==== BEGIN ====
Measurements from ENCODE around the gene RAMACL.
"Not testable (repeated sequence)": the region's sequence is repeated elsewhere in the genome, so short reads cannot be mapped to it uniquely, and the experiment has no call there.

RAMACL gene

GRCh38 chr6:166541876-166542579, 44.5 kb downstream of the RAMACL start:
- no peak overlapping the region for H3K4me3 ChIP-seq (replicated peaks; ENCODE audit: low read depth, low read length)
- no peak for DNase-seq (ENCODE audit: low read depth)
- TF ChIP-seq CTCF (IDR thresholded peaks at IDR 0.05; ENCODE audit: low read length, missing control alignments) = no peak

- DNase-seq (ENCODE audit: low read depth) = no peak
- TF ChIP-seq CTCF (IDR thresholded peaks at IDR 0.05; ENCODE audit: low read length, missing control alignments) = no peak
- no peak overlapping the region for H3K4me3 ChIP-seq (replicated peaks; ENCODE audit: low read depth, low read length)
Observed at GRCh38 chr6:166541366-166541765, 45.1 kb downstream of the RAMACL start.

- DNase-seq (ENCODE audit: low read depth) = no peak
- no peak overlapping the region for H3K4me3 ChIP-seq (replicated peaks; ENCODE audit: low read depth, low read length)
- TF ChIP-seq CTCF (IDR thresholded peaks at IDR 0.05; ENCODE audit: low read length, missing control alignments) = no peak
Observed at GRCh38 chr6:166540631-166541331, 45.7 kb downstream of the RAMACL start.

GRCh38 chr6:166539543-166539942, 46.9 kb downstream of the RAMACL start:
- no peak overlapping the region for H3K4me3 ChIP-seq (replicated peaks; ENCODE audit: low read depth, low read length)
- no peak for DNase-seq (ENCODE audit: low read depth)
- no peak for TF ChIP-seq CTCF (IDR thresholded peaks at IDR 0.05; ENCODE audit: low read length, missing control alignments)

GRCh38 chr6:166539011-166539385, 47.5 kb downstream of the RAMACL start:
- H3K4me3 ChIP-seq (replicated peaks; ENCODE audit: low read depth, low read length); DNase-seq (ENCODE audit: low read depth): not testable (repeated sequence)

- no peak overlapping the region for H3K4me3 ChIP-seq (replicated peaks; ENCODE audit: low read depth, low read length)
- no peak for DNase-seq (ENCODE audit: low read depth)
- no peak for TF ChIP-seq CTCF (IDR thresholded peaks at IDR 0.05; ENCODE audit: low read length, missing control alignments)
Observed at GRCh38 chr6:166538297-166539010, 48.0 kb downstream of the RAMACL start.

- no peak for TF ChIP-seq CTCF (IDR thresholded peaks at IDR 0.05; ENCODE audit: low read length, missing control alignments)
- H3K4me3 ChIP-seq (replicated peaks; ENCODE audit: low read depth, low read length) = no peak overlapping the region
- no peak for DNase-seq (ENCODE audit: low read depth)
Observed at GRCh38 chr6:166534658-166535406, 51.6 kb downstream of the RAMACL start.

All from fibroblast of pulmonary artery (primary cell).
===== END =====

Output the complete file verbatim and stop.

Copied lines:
Measurements from ENCODE around the gene RAMACL.
"Not testable (repeated sequence)": the region's sequence is repeated elsewhere in the genome, so short reads cannot be mapped to it uniquely, and the experiment has no call there.

RAMACL gene

GRCh38 chr6:166541876-166542579, 44.5 kb downstream of the RAMACL start:
- no peak overlapping the region for H3K4me3 ChIP-seq (replicated peaks; ENCODE audit: low read depth, low read length)
- no peak for DNase-seq (ENCODE audit: low read depth)
- TF ChIP-seq CTCF (IDR thresholded peaks at IDR 0.05; ENCODE audit: low read length, missing control alignments) = no peak

- DNase-seq (ENCODE audit: low read depth) = no peak
- TF ChIP-seq CTCF (IDR thresholded peaks at IDR 0.05; ENCODE audit: low read length, missing control alignments) = no peak
- no peak overlapping the region for H3K4me3 ChIP-seq (replicated peaks; ENCODE audit: low read depth, low read length)
Observed at GRCh38 chr6:166541366-166541765, 45.1 kb downstream of the RAMACL start.

- DNase-seq (ENCODE audit: low read depth) = no peak
- no peak overlapping the region for H3K4me3 ChIP-seq (replicated peaks; ENCODE audit: low read depth, low read length)
- TF ChIP-seq CTCF (IDR thresholded peaks at IDR 0.05; ENCODE audit: low read length, missing control alignments) = no peak
Observed at GRCh38 chr6:166540631-166541331, 45.7 kb downstream of the RAMACL start.

GRCh38 chr6:166539543-166539942, 46.9 kb downstream of the RAMACL start:
- no peak overlapping the region for H3K4me3 ChIP-seq (replicated peaks; ENCODE audit: low read depth, low read length)
- no peak for DNase-seq (ENCODE audit: low read depth)
- no peak for TF ChIP-seq CTCF (IDR thresholded peaks at IDR 0.05; ENCODE audit: low read length, missing control alignments)

GRCh38 chr6:166539011-166539385, 47.5 kb downstream of the RAMACL start:
- H3K4me3 ChIP-seq (replicated peaks; ENCODE audit: low read depth, low read length); DNase-seq (ENCODE audit: low read depth): not testable (repeated sequence)

- no peak overlapping the region for H3K4me3 ChIP-seq (replicated peaks; ENCODE audit: low read depth, low read length)
- no peak for DNase-seq (ENCODE audit: low read depth)
- no peak for TF ChIP-seq CTCF (IDR thresholded peaks at IDR 0.05; ENCODE audit: low read length, missing control alignments)
Observed at GRCh38 chr6:166538297-166539010, 48.0 kb downstream of the RAMACL start.

- no peak for TF ChIP-seq CTCF (IDR thresholded peaks at IDR 0.05; ENCODE audit: low read length, missing control alignments)
- H3K4me3 ChIP-seq (replicated peaks; ENCODE audit: low read depth, low read length) = no peak overlapping the region
- no peak for DNase-seq (ENCODE audit: low read depth)
Observed at GRCh38 chr6:166534658-166535406, 51.6 kb downstream of the RAMACL start.

All from fibroblast of pulmonary artery (primary cell).